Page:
The Hacienda Napoles, which is now a state-owned theme park, is very close to the Magdalena River, one of the country's major arteries, and the river basin shares similarities with the hippos' native ecosystem in various African countries.
A perfect place for hippos
With the ideal place to breed and a lack of government action, the hippo population grew fast.
"Colombia had the opportunity to [control their population] but failed and let the problem grow," said Jimenez.
The hippos In Colombia have no competitors and no predators. They enjoy steadier weather and water levels than in Africa, where intense droughts act as population control.
Basically, the animals can eat and mate all year round in Colombia. Meanwhile in Africa, the number of hippos has dropped sharply since the 1970s. In 2016, the International Union for Conservation of Nature listed them as "vulnerable," the last classification before "endangered."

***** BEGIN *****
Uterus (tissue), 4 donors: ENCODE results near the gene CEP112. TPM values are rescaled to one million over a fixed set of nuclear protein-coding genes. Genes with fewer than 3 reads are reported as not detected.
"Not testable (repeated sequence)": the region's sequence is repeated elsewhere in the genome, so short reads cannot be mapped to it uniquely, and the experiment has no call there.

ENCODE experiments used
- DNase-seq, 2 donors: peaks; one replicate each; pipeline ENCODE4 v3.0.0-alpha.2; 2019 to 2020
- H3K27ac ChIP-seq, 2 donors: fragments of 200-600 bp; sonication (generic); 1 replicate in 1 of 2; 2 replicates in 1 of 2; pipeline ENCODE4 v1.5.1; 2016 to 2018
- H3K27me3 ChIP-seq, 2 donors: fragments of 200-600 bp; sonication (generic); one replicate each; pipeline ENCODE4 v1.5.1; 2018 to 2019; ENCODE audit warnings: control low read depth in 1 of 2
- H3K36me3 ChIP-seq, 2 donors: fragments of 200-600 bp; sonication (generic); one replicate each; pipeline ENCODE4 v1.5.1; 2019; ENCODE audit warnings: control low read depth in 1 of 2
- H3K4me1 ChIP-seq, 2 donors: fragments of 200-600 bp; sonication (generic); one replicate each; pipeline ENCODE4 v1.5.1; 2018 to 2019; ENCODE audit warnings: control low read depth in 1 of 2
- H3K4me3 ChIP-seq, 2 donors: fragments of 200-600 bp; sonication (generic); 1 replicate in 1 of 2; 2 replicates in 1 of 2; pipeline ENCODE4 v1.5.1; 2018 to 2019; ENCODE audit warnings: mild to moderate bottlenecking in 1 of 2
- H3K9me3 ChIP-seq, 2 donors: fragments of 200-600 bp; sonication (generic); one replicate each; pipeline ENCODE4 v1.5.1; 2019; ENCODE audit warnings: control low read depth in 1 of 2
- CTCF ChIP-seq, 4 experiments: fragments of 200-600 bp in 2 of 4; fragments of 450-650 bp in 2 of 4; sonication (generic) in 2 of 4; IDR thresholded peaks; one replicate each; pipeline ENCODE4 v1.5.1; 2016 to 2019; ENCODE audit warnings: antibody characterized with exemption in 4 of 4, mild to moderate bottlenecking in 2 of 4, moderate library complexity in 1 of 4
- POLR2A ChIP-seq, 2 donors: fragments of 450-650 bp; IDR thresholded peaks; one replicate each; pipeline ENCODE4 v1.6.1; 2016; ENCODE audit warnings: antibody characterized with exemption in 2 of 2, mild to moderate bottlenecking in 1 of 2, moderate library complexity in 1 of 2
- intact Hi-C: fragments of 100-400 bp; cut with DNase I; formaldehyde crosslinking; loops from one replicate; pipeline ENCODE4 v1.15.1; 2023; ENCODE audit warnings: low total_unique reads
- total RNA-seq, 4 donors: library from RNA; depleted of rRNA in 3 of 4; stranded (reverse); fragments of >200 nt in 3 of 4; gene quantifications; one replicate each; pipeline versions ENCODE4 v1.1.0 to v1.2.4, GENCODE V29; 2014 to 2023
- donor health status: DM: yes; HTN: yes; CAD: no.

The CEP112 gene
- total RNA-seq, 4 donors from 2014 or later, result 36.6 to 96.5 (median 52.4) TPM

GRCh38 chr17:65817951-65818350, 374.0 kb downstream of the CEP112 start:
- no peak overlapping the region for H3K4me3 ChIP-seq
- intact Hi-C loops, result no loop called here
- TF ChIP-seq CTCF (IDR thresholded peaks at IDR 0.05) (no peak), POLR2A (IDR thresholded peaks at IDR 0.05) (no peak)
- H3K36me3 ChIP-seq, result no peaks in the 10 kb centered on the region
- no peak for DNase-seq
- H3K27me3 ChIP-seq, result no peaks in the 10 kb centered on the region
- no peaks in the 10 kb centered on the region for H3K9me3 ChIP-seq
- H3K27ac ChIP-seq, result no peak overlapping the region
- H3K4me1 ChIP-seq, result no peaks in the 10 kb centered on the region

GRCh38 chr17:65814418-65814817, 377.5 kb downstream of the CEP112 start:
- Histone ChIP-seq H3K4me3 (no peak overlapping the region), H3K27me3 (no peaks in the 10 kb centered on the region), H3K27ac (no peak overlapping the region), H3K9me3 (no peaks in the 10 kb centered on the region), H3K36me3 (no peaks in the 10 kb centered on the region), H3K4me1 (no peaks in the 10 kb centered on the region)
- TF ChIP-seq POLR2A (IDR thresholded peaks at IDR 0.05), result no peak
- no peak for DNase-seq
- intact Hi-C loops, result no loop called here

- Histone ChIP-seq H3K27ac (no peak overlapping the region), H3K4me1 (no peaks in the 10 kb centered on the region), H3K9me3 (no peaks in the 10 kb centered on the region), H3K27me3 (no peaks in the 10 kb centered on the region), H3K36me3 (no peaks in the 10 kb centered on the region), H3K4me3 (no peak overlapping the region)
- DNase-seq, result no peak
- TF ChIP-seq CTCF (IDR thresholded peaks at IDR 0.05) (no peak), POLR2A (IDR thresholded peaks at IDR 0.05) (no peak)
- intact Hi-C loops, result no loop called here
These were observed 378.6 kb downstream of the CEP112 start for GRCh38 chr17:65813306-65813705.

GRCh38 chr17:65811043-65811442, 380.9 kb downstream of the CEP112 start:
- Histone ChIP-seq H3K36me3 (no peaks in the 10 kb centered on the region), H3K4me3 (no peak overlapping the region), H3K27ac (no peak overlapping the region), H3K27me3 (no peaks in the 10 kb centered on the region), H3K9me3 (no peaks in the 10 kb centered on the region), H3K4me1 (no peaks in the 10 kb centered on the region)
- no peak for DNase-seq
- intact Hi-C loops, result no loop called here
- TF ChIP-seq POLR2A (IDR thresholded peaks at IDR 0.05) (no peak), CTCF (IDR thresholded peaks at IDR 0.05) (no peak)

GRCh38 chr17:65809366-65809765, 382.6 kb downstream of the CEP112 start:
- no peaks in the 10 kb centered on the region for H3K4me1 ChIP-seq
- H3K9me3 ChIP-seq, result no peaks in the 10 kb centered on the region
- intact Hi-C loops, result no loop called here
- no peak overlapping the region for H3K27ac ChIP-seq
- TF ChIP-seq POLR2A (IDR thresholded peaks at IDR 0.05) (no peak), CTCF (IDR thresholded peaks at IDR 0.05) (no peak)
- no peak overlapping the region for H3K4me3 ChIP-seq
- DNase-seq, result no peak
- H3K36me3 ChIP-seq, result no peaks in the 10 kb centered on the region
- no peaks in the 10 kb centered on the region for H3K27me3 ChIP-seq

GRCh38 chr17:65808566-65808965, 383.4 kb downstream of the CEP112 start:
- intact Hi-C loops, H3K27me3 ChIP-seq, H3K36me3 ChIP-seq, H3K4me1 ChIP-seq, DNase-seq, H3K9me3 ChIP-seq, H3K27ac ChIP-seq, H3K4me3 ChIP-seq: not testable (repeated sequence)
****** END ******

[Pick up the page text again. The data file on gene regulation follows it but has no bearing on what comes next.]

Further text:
There are now seven identified hippo population groups along the Magdalena basin, according to a new report by Colombia's Humboldt Institute and the National Science Institute that was commissioned by the Environment Ministry.
"They can start reproducing really young. They can have calves very frequently, like once or more a year. And they can reproduce for a very long time, 50 years, almost to the end of their lifespan," Amanda Subalusky, a biology professor at the University of Florida, told DW.
Subalusky and Jimenez worked together on a study published last month in the journal Scientific Reports, in which they stressed the urgency of the issue and examined potential solutions, as well as their costs.
A love/hate relationship